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If you are a parent to a cat then you need to read this. A recent study states that you should keep your cats away from covid-19 patients as infected people can transmit this virus to them and then they can circulate it among their breed.
But that’s not the worst part. Cats don’t show any symptoms of this virus, so the chances of a diagnosis in them are really slim.
The study which is published in the New England Journal of Medicine, however, states that none of the cats in the study showed signs of illness and that the felines were ultimately free of the virus.
No evidence of cat-to-human transfer of covid-19
In April, a study appeared on the website of the journal Science, which revealed that cats can contract this virus but it stayed mute on whether they can transfer it to humans.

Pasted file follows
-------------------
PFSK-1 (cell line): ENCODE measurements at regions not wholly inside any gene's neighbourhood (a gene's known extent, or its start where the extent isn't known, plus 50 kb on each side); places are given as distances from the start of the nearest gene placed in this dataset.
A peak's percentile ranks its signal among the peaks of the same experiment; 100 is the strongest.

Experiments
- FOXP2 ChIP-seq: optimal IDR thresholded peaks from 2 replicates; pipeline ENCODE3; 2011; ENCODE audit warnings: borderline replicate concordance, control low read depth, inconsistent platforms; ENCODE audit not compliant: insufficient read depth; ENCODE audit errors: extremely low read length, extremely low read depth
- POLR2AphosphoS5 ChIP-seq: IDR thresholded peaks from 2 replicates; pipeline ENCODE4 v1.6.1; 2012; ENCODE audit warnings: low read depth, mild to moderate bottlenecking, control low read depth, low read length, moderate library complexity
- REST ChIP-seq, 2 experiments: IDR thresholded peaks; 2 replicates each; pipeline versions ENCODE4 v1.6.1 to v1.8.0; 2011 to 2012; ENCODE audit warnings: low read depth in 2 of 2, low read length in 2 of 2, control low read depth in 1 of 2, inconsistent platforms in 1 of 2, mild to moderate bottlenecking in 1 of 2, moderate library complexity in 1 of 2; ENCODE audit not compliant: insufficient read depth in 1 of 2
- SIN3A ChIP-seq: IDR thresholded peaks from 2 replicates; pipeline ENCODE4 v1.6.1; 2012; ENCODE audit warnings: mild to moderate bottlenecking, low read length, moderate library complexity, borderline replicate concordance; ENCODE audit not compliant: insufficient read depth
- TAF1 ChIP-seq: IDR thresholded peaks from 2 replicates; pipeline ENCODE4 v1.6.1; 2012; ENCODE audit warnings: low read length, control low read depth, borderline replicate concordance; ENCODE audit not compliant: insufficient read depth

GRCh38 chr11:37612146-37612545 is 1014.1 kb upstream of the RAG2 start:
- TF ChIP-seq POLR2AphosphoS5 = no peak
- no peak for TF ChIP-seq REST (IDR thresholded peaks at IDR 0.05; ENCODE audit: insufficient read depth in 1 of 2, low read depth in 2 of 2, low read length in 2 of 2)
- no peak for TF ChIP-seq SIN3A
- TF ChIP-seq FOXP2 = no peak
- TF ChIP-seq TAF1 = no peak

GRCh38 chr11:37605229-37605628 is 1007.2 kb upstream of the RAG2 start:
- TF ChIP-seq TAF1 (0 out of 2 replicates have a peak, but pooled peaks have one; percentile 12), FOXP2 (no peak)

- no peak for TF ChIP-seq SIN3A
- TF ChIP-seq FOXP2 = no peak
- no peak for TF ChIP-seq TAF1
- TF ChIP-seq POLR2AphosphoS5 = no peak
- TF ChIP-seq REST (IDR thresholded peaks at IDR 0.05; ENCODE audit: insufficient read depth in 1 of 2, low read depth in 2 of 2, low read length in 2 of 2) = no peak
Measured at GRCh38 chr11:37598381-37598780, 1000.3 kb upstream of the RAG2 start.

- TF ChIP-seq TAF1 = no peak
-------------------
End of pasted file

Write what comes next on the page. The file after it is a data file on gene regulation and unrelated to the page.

Professor of Pathobiological Sciences at the University of Wisconsin School of Veterinary Medicine Yoshihiro Kawaoka led the recent study, in which researchers administered SARS-CoV-2 isolated from a human patient to three cats.
The following day, the researchers swabbed the nasal passages of the cats and were able to detect the virus in two of the animals. Within three days, they detected the virus in all of the cats. These felines were then placed with other cats each of which shed SARS-CoV-2 from their nasal passages for up to six days.
“That was a major finding for us—the cats did not have symptoms,” says Kawaoka, who also holds a faculty appointment at the University of Tokyo. Kawaoka is also leading an effort to create a human covid-19 vaccine called CoroFlu.
Here are the findings of the study
The study clarifies that the cats got this virus from human intervention. “It’s something for people to keep in mind,” says Peter Halfmann, a research professor at UW-Madison who helped lead the study.
If people are quarantined in their house and are worried about passing covid-19 to children and spouses, they should also worry about giving it to their animals.
The bottom line is that for the sake of meow’s health, maintain the distance to save them from this infectious virus. Because the fate of the feline kind rests in your (hopefully) sanitised hands.
(With inputs from ANI)